“We won’t have to tell the rest of the family until you’re ready,” Harry said. “But I would rather not hide our relationship when we’re in private. You’re my only family.”
Catherine reached beneath her spectacles to wipe at an escaping tear.
A feeling of compassion and tenderness came over Harry, something he had never felt for her before. Reaching out, he drew her close and kissed her forehead gently. “Let me be your big brother,” he whispered.
She watched in wonder as he went back to the house.
For a few minutes afterward Catherine sat alone on the bench, listening to the drone of a bee, the high, sweet chirps of common swifts, and the softer, more melodious twitters of skylarks. She wondered at the change that had come over Harry. She was half afraid he was playing some kind of game with her, with all of them, except . . . it had to be real. The emotion on his face, the sincerity in his eyes, all of it was undeniable. But how could someone’s character alter so greatly?
Perhaps, she mused, it wasn’t so much that Harry was being altered as he was being revealed . . . layer by layer, the defenses coming off. Perhaps Harry was becoming—or would become in time—the man he had always been meant to be. Because he had finally found someone who mattered.
The mail coach had arrived at Stony Cross, and a footman was dispatched to fetch a stack of letters and parcels addressed to Ramsay House. The footman brought the deliveries to the back of the house, where Win and Poppy lounged on furniture that had been brought out to the brick-paved terrace. The largest parcel was addressed to Harry.
“More reports from Mr. Valentine?” Poppy asked, sipping sweet red wine as she curled next to Win on a chaise.
“It would appear so,” Harry said with a self-mocking grin. “It appears the hotel is managing brilliantly in my absence. Perhaps I should have taken a holiday sooner.”
Merripen went to Win and slipped his fingers beneath her chin. “How are you feeling?” he asked softly.
She smiled up at him. “Splendid.”
He bent to kiss the top of Win’s blond head, and sat in a nearby chair. One could see that he was trying to be at ease with the idea of his wife carrying a child, but his concern for her practically radiated from every pore.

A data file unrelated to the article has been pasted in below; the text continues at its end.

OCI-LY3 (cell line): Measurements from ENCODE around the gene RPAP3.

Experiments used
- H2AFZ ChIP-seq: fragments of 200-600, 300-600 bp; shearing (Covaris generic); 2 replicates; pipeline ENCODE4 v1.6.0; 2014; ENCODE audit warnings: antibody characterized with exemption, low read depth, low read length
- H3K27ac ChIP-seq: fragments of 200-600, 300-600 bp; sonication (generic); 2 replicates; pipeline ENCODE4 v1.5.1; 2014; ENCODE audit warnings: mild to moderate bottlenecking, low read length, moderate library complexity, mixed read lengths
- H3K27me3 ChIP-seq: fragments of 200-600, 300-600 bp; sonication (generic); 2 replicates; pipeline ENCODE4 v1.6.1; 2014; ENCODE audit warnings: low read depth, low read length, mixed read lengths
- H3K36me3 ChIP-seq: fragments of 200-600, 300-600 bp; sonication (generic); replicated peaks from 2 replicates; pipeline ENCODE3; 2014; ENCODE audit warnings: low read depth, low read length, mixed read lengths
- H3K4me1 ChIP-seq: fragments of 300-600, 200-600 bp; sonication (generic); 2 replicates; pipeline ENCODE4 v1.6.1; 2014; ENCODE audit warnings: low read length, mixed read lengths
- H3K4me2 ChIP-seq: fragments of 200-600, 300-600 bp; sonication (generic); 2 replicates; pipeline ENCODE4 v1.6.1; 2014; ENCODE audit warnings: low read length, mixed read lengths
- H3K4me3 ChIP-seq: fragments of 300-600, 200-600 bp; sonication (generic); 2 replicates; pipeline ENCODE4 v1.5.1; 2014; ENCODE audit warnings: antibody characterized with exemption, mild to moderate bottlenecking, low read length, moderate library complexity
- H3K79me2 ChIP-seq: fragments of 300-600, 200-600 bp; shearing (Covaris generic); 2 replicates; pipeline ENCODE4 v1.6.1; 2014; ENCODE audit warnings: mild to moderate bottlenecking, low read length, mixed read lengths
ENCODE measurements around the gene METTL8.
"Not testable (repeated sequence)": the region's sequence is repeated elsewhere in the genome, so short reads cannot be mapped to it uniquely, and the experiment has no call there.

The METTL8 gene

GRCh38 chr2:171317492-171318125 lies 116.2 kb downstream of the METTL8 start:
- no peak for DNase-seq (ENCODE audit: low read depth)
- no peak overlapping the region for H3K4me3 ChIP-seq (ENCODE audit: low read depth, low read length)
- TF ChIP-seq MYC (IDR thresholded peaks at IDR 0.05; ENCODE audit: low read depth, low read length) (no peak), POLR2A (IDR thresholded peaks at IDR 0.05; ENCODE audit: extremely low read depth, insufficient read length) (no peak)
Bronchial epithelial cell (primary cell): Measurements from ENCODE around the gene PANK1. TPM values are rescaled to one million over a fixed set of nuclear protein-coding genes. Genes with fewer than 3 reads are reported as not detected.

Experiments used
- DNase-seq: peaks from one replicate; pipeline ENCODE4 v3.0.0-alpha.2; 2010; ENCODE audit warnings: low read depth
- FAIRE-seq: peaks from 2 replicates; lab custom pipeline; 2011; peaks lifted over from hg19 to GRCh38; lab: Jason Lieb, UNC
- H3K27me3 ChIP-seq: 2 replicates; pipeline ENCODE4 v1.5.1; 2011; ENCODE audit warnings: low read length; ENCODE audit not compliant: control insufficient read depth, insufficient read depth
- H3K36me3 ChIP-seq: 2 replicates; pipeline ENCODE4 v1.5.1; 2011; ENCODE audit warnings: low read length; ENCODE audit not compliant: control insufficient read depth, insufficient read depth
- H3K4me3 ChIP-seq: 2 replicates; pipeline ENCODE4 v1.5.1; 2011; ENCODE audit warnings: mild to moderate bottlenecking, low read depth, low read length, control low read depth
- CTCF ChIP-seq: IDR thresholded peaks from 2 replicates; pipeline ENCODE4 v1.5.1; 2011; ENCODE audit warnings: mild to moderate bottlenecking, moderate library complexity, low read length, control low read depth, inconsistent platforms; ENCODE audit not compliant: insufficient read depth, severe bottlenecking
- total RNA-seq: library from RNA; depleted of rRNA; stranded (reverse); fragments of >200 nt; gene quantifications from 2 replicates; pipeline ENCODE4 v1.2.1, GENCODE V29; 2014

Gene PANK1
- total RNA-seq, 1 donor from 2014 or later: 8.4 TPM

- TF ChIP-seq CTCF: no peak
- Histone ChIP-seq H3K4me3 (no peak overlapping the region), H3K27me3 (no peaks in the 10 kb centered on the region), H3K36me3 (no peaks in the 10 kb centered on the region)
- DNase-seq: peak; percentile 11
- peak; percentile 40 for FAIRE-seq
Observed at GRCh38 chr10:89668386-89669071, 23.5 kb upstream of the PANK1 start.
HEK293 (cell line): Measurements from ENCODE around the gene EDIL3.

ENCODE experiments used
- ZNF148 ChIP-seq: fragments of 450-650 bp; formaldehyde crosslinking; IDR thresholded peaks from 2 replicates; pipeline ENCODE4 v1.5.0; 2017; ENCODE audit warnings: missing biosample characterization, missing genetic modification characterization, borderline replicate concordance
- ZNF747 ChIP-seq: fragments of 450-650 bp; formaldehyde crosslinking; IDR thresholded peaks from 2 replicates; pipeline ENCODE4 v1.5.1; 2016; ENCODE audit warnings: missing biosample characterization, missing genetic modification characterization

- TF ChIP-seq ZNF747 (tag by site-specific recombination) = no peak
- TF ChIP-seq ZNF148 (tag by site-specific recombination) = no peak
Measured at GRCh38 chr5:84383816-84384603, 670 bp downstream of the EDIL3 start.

Harry took the other chair and opened his parcel. After reading the first few lines of the top page, he made a sound of discomfort and winced visibly. “Good God.”
“What is it?” Poppy asked.
“One of our regular guests—Lord Pencarrow—injured himself late last evening.”
“Oh, dear.” Poppy’s brow furrowed. “And he’s such a nice old gentleman. What happened? Did he take a fall?”
“Not exactly. He slid down the banister of the grand staircase, from the mezzanine level to the ground floor.” Harry paused uncomfortably. “He made it all the way to the end of the balustrade—where he crashed into the pineapple ornament on top of the newel post.”
“Why would a man in his eighties do such a thing?” Poppy asked in bewilderment.
Harry sent her a sardonic smile. “I imagine he was in his cups.”
Merripen was cringing. “One can only be glad his child-siring years are behind him.”
Harry paused to read a few more lines. “Apparently a doctor was summoned, and in his opinion the damage is not permanent.”
“Is there any other news?” Win asked hopefully. “Something a bit more cheerful?”
Obligingly Harry continued to read, this time out loud. “I’m sorry to report another unfortunate incident that occurred Friday evening at eleven o’clock, involving—” He broke off, his gaze skimming swiftly down the page.
Before Harry managed to school his expression into impassiveness, Poppy saw that something was very wrong. He shook his head, not quite meeting her gaze. “It’s nothing of interest.”
“May I see?” Poppy asked gently, reaching for the page.
His fingers tightened on it. “It’s not important.”
“Let me,” she insisted, tugging at the sheet of paper.
Win and Merripen were both quiet, exchanging a glance.
Settling back on the chaise, Poppy glanced over the letter. “. . . involving Mr. Michael Bayning,” she read aloud, “who appeared in the lobby without notice or warning, thoroughly inebriated and in a hostile temperament. He demanded to see you, Mr. Rutledge, and refused to accept that you were not in the hotel. To our alarm, he brandished a—” She stopped and took an extra breath, “a revolver, and made threats against you. We tried to bring him to the front office to calm him in private. A scuffle ensued, and regrettably Mr. Bayning was able to fire a shot before I was able to disarm him. Thankfully no one was injured, although there were many anxious queries from hotel patrons afterward, and the office ceiling must be repaired. Mr. Lufton took a bad fright from the incident and experienced pains in his chest, but the doctor prescribed a day of bed rest and said he should be right as rain tomorrow. As for Mr. Bayning, he was returned home safely, and I took the initiative to reassure his father that no charges would be pressed, as the viscount seemed quite concerned about the possibility of scandal . . .”
Poppy fell silent, feeling ill, shivering even though the sun was warm.
“Michael,” she whispered.
Harry glanced sharply at her.
The carefree young man she had known would never have resorted to such sordid, irresponsible melodrama. Part of her ached for him, and part of her was appalled, and part was simply furious. Coming to her home—for that was how she thought of the hotel—making a scene, and worst of all, endangering people. He might have seriously injured someone, perhaps even killed someone. Dear God, there were children in the hotel—hadn’t Michael spared a thought for their safety? And he had frightened poor Mr. Lufton into apoplexy.